But in practice, Bolding says that an upgrade between the AC and LC machines is not available, and if you want to grow beyond 1,024 sockets and about 176 teraflops, you would buy the new cabinets and move the blades and Aries chips over to the new racks and build up an LC machine.
The bottom of the XC30-AC rack has a single fan that sucks cold air off the floor of the data center and blows it up through the blades, which heat it up; the hot air exhausts out of the top of the rack to be rechilled. With the full-on Cascade, Cray came up with a transverse cooling system that puts water chillers in the racks and blows chilled air from one end of the row to the other, and the exiting air at the end is at the same temperature as the intake air at the other end.
This transverse cooling ensures that all blades (and therefore their processors) are running at the same temperature, which is important for a data center with hundreds of racks and a need to not create hot and cold aisles. But it is way overkill for a midrange customer that might have from one to eight racks to run much more modest workloads.
Another big difference between the midrange and big-iron versions of the Cascade machines is that the air-cooled version has 208-volt or 480-volt options on rack power, while the big box only support 480-volt juice.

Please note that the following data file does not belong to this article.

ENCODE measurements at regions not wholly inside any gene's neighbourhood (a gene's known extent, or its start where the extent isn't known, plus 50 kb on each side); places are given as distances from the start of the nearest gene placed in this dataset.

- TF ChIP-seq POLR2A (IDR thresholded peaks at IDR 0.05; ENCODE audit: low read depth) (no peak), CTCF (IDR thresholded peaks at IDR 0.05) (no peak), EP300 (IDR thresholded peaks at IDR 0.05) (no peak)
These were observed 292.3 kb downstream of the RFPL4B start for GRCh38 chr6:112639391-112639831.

With the prior XE5m and XE6m midrange supers, Cray backstepped from a 3D torus to a 2D torus topology using the Gemini interconnect, and there was a definite performance hit from doing so. But with the Dragonfly approach, all processors are linked to all other processors (not directly of course, but with no more than five hops between any two processors) and there is no performance hit moving down to an AC model compared to an LC model. The beauty is that you use the same Cray Linux Environment on both machines and the same compilers and math libraries, too.
The XC30-AC machines are available now and cost from $500,000 to $3m, which works out to around $22,000 per teraflops for a single-racker to around $17,000 per teraflops for an eight-racker.
One interesting note about processor choices. For very large supercomputing centers, having Opterons for the past decade was fine, excepting the occasional delay or bug. But when trying to push down into smaller organizations, Bolding says many have a "buy Intel" philosophy.
Because of this, one big change with the XC30-AC over the XE5m and XE6m midrange supers is that the switch from AMD to Intel processors will automatically increase the total addressable market for the machines by a factor of four or so. The XE5m and XE6m machines were a "moderate success," according to Bolding, and if Cray does two or three times the sales of these boxes with the XC30-AC machines, this will constitute a "whopping success." ®